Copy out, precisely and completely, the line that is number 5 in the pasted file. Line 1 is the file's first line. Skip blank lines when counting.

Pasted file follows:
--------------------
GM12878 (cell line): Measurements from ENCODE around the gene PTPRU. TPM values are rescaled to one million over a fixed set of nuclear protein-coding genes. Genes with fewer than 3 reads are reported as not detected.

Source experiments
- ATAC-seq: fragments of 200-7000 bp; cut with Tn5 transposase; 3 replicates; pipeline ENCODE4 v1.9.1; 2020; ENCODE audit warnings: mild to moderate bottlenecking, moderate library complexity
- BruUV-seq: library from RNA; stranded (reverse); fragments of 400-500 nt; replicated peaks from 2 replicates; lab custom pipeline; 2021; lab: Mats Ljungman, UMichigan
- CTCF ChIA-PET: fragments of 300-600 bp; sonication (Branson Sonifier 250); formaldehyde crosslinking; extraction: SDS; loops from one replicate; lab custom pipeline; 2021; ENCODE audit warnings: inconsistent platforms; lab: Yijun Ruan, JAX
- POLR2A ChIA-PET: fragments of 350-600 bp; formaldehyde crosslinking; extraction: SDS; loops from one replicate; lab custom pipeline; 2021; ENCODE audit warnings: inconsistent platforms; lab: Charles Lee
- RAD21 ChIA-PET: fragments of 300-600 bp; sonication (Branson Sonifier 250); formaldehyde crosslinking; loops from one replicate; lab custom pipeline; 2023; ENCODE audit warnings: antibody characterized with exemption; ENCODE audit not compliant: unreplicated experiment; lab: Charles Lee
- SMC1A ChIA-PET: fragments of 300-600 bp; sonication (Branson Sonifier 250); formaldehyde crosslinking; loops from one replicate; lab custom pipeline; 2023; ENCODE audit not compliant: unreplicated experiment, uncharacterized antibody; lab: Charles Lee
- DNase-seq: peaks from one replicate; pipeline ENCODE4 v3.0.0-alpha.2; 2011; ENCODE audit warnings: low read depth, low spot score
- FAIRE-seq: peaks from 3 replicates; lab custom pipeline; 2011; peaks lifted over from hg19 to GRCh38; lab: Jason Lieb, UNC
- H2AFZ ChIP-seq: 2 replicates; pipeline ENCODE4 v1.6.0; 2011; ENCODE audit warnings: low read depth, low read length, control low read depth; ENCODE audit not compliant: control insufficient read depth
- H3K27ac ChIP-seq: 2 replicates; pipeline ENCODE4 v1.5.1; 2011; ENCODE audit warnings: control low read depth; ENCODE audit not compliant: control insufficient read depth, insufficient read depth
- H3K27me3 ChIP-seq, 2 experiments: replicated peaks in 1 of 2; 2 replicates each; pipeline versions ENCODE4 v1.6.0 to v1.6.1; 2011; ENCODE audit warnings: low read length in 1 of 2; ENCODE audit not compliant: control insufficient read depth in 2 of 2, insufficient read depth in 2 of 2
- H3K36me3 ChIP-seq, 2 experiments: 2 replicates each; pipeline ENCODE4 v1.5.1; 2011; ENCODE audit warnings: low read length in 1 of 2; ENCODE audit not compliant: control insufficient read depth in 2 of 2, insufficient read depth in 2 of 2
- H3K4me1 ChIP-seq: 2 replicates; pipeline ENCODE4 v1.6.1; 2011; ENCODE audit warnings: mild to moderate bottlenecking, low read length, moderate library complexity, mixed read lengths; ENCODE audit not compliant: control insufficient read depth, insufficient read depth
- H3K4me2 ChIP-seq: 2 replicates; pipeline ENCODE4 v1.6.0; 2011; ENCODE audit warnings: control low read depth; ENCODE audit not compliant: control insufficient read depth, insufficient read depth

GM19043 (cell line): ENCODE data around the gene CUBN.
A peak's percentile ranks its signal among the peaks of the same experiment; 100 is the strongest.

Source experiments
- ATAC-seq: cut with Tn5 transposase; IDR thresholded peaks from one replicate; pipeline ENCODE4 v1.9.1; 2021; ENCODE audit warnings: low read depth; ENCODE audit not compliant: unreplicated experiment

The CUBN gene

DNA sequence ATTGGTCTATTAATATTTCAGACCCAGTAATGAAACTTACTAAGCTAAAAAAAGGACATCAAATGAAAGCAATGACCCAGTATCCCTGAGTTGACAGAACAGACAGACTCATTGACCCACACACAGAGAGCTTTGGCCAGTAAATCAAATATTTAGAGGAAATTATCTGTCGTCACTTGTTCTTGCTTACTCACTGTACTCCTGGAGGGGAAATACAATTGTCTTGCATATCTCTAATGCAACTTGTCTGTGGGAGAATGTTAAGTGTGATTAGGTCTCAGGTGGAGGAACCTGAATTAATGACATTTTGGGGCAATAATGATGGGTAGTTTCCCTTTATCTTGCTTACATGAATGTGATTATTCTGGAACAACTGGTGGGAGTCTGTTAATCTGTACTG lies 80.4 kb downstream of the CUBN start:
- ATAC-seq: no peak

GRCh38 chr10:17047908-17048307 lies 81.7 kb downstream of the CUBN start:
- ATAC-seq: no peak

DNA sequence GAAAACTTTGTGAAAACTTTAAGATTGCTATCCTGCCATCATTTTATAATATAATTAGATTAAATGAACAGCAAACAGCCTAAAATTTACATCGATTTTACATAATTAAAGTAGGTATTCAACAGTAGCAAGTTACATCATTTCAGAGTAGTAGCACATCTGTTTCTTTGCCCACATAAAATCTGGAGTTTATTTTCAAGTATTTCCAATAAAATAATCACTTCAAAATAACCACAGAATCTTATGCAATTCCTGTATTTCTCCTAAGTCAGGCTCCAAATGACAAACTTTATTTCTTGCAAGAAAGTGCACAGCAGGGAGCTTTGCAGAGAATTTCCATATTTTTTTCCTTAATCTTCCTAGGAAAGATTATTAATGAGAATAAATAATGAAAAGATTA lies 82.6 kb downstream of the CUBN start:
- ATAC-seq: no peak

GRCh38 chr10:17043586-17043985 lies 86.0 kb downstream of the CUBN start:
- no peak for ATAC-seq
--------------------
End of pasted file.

- CTCF ChIA-PET: fragments of 300-600 bp; sonication (Branson Sonifier 250); formaldehyde crosslinking; extraction: SDS; loops from one replicate; lab custom pipeline; 2021; ENCODE audit warnings: inconsistent platforms; lab: Yijun Ruan, JAX